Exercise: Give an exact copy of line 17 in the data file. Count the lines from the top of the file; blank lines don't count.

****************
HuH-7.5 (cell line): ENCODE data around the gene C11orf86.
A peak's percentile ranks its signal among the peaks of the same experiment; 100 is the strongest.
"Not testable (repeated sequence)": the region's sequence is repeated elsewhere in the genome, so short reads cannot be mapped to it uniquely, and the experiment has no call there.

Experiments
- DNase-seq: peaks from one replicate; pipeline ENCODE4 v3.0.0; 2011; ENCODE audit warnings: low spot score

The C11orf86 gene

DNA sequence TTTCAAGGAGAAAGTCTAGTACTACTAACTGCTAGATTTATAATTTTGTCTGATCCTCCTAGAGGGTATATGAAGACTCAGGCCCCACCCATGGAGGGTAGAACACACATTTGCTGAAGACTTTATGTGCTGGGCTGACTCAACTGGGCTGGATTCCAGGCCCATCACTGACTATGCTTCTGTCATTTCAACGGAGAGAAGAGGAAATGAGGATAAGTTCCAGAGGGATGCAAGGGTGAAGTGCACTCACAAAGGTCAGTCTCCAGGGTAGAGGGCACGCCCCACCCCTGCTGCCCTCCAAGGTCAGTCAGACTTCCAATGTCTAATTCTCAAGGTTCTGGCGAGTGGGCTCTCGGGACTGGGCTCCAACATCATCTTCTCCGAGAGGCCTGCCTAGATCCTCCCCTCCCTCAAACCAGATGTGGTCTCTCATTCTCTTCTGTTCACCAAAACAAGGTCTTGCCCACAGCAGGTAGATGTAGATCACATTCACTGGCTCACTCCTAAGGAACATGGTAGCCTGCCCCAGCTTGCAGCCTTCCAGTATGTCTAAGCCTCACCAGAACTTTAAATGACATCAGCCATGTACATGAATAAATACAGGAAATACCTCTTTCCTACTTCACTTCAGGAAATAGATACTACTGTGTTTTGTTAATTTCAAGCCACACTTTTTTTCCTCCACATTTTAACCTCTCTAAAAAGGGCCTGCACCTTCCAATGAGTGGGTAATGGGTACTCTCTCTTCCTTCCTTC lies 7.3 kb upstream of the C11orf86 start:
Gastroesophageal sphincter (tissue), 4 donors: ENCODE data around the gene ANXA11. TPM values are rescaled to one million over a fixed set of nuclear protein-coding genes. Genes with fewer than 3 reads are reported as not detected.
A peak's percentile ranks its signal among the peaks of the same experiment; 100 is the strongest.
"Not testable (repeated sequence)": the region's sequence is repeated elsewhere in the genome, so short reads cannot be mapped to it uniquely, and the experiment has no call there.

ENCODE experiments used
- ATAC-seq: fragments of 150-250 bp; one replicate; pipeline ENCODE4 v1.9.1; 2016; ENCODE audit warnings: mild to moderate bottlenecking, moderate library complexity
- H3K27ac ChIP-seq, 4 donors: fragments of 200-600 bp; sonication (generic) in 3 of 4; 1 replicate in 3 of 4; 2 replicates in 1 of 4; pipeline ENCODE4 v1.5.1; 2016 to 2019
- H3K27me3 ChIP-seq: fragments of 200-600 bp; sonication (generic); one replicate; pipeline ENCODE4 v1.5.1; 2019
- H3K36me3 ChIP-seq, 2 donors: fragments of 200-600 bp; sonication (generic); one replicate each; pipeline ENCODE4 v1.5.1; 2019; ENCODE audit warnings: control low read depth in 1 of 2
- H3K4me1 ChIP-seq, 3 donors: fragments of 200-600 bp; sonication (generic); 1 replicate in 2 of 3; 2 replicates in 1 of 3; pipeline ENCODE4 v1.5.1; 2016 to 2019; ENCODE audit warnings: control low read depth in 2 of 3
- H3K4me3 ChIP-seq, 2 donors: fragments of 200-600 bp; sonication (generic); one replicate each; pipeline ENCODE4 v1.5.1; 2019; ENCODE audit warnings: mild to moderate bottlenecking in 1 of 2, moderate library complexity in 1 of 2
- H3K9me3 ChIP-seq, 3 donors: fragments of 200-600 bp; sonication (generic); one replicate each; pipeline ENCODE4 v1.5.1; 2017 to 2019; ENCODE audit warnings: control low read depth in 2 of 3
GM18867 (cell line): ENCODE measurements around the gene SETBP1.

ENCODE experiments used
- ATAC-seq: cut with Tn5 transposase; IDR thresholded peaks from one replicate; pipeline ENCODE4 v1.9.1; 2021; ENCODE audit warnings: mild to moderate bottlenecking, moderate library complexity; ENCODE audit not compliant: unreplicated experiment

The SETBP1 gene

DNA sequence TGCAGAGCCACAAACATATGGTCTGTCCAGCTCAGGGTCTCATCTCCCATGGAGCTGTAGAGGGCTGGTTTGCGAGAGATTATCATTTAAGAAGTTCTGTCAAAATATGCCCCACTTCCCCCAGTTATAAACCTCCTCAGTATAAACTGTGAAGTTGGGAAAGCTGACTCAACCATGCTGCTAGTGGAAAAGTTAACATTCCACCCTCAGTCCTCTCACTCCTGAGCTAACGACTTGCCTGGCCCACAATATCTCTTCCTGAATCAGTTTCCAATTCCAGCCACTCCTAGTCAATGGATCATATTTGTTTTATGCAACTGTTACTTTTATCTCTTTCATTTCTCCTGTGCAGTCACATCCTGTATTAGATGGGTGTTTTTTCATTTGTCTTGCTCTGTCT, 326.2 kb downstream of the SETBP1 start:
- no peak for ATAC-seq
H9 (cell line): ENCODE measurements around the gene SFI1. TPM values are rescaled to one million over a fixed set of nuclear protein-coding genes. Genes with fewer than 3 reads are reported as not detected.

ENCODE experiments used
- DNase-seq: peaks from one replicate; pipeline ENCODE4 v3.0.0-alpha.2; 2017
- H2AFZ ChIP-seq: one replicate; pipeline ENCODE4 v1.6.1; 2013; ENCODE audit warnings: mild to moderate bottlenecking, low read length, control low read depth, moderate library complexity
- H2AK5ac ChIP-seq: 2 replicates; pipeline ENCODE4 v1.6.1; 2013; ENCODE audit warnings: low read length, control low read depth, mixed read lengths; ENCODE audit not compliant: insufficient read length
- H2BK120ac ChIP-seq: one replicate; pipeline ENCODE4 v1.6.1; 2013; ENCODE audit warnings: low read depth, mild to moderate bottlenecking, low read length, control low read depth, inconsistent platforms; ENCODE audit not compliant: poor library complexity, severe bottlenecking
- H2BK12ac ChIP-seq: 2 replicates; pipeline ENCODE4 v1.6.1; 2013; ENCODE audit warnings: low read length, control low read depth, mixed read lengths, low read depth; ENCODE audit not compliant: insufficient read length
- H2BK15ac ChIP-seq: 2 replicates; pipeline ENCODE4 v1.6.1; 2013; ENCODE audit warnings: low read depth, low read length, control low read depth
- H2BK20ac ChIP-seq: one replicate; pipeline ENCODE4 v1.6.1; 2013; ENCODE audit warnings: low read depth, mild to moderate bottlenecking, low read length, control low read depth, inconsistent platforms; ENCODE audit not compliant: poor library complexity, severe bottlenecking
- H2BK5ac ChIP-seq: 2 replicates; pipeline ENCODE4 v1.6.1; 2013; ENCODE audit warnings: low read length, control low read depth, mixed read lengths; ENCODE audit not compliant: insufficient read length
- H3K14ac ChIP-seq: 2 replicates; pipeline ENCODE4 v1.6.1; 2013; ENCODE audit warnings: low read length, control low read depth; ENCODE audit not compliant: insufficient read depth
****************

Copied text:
- H3K4me3 ChIP-seq, 2 donors: fragments of 200-600 bp; sonication (generic); one replicate each; pipeline ENCODE4 v1.5.1; 2019; ENCODE audit warnings: mild to moderate bottlenecking in 1 of 2, moderate library complexity in 1 of 2